Camera slates that mark the start of a movie or TV shot are being
given a fresh take by Burbank resident Kevin Ivey, whose company
makes versions of the items using an innovative digital method to
transfer logos to plexiglass.
The slates, which include a clapper at the top, are typically hit
by the second camera assistant after the assistant director calls
“roll sound,” Ivey said. Because sound and image are taped and filmed
separately, the clapping sound signals to editors how to sync the two
in post production.
Ivey, a camera assistant on films that include Warner Bros.’
“Cradle 2 the Grave,” said he started making the plexiglass devices
as a hobby. But he said the response he received was so strong that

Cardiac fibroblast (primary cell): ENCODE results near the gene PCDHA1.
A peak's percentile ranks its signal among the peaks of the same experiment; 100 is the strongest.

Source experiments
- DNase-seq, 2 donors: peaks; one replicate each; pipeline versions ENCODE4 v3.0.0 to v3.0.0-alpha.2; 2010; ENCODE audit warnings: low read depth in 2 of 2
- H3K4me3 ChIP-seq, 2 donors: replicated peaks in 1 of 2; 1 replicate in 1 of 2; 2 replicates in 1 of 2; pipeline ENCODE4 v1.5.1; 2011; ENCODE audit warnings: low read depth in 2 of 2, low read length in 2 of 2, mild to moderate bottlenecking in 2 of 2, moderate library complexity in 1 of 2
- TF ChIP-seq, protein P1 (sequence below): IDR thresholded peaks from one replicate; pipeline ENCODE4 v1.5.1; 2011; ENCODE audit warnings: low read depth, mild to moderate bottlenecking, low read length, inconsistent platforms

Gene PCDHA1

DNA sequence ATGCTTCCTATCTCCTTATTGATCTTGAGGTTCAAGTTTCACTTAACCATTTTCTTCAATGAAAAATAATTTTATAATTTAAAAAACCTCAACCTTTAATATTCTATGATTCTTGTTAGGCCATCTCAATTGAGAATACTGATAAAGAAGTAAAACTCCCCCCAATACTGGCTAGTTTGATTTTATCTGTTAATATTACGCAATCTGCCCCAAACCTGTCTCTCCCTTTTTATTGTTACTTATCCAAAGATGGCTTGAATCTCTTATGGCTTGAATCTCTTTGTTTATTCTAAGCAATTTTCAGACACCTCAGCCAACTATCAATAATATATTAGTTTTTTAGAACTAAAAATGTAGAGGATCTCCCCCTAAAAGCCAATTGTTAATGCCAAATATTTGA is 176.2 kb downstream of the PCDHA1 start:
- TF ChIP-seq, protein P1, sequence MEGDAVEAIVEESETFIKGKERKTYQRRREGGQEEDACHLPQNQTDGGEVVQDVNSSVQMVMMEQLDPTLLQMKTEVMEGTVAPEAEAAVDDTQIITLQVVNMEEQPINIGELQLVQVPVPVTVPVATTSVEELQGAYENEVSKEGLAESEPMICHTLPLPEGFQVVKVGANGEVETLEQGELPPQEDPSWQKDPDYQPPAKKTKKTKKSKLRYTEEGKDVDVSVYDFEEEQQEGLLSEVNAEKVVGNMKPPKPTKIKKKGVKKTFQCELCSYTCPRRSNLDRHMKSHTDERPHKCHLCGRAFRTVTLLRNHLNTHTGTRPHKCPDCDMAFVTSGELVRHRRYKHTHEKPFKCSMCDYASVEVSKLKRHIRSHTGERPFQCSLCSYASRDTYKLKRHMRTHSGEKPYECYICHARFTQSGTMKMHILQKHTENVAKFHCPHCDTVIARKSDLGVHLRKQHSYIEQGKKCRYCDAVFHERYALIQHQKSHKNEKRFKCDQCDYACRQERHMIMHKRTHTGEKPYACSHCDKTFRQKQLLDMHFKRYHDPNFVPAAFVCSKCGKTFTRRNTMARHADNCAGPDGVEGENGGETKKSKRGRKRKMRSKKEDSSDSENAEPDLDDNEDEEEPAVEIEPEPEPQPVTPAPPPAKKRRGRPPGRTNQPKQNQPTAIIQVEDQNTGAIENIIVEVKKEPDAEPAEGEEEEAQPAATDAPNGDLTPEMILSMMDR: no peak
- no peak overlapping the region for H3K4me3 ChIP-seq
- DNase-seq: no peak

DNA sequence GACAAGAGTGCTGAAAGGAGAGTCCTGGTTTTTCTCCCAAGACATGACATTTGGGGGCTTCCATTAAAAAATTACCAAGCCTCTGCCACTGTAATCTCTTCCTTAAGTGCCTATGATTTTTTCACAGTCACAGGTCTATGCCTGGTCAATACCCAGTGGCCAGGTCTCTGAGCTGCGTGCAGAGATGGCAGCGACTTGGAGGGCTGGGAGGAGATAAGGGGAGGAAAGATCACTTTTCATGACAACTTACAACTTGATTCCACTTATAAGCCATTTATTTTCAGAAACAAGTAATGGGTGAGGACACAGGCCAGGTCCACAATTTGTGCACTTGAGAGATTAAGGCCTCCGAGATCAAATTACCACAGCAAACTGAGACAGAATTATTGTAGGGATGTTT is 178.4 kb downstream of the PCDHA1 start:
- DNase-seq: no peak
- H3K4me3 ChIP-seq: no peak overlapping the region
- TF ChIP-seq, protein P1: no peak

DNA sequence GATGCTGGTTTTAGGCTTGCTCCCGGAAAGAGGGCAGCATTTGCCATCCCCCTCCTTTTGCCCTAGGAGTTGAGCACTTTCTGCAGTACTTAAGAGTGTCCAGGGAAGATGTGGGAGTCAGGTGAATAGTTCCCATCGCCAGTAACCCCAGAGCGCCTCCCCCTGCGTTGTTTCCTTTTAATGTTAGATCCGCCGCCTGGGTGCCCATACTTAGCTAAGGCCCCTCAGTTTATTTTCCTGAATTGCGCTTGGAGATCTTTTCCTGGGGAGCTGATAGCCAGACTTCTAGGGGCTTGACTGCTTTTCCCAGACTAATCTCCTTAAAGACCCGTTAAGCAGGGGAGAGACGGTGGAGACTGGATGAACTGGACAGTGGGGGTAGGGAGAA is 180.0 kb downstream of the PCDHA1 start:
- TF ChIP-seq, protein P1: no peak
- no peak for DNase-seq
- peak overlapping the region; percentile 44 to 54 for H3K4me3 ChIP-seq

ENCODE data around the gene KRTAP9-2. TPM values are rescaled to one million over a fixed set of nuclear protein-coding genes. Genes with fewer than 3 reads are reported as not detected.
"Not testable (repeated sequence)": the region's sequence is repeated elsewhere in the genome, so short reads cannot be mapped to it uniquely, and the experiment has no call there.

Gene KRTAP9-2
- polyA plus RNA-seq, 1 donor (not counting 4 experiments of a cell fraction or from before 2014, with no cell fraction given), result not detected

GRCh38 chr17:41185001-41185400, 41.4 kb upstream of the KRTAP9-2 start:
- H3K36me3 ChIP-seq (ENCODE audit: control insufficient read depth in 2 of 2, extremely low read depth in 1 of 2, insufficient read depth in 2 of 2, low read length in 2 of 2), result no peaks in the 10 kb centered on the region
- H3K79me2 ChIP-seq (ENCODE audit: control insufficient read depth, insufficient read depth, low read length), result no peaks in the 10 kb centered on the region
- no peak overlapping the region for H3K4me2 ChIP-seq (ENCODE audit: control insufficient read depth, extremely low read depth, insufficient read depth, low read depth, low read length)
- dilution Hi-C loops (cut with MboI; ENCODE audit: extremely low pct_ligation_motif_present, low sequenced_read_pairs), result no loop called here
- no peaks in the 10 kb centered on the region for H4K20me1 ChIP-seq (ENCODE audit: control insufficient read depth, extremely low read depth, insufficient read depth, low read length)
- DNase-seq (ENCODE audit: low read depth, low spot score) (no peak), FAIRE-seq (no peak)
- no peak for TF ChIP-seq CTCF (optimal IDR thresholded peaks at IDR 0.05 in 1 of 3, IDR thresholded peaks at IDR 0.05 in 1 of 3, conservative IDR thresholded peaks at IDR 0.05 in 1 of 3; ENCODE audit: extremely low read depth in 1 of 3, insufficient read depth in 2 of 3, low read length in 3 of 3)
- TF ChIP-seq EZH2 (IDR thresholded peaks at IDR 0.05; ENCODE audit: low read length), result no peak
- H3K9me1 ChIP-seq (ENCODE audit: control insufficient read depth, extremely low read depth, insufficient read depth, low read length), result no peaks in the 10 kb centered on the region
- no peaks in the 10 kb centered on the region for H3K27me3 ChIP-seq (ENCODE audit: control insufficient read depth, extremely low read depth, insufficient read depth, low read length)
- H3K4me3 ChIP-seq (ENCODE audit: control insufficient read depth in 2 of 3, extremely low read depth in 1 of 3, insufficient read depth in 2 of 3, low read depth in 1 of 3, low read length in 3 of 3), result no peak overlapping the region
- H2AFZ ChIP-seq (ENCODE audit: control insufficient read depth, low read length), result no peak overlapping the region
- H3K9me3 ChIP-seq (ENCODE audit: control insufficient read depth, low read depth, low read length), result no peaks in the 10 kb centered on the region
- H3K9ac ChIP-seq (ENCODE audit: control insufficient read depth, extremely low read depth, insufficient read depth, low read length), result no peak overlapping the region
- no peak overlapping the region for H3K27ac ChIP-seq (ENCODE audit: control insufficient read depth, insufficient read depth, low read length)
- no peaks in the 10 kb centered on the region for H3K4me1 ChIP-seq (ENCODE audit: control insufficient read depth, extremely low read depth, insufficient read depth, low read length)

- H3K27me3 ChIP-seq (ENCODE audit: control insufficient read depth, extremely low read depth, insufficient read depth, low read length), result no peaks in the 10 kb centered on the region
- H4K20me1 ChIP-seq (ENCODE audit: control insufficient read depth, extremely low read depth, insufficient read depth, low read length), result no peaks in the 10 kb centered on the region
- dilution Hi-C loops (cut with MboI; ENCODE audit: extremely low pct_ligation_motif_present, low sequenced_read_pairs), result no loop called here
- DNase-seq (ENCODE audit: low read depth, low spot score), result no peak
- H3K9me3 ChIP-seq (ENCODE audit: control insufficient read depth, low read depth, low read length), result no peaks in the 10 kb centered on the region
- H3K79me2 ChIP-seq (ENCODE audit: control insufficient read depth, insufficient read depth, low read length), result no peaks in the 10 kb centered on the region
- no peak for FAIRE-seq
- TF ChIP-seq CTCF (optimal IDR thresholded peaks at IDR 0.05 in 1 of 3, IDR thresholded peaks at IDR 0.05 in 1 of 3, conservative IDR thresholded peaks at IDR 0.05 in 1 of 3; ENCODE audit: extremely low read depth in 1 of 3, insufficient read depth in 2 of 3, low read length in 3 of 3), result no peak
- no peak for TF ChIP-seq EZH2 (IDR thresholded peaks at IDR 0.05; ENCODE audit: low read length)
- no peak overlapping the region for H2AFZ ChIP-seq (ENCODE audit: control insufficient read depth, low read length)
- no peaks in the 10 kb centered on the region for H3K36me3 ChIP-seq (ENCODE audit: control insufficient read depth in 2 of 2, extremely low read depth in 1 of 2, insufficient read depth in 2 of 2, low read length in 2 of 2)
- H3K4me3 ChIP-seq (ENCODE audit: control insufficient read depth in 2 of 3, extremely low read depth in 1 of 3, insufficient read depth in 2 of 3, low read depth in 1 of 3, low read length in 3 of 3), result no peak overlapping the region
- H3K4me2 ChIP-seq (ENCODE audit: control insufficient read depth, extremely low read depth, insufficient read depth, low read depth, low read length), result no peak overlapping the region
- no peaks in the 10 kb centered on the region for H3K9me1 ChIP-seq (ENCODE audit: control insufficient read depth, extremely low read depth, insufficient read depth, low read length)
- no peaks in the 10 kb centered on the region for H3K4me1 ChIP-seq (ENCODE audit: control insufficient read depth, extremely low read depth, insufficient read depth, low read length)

he began producing and selling them last year as Ivey Slates.
Camera assistant Jay C. Hager bought them for Warner Bros.’
“Terminator 3" and Universal’s “The Italian Job.”
The slates Ivey produced for “The Italian Job” are “a beautiful
thing,” according to Hager.
“We used to have to pull each letter off and individually stick
them on,” he said. “You can give him the artwork to any show [and]
... he can scan out multicolored images.”
Other slates on the market have the names of the show or film
engraved on plexiglass, Ivey said. But those, he added, are not as
durable as his because the engraving weakens the board, and they
feature full color logo reproductions.
“People also buy them as gifts,” Ivey said. “Arnold
[Schwarzenegger] bought 12 himself, to auction for charity.”
The custom film slates are available by contacting Ivey at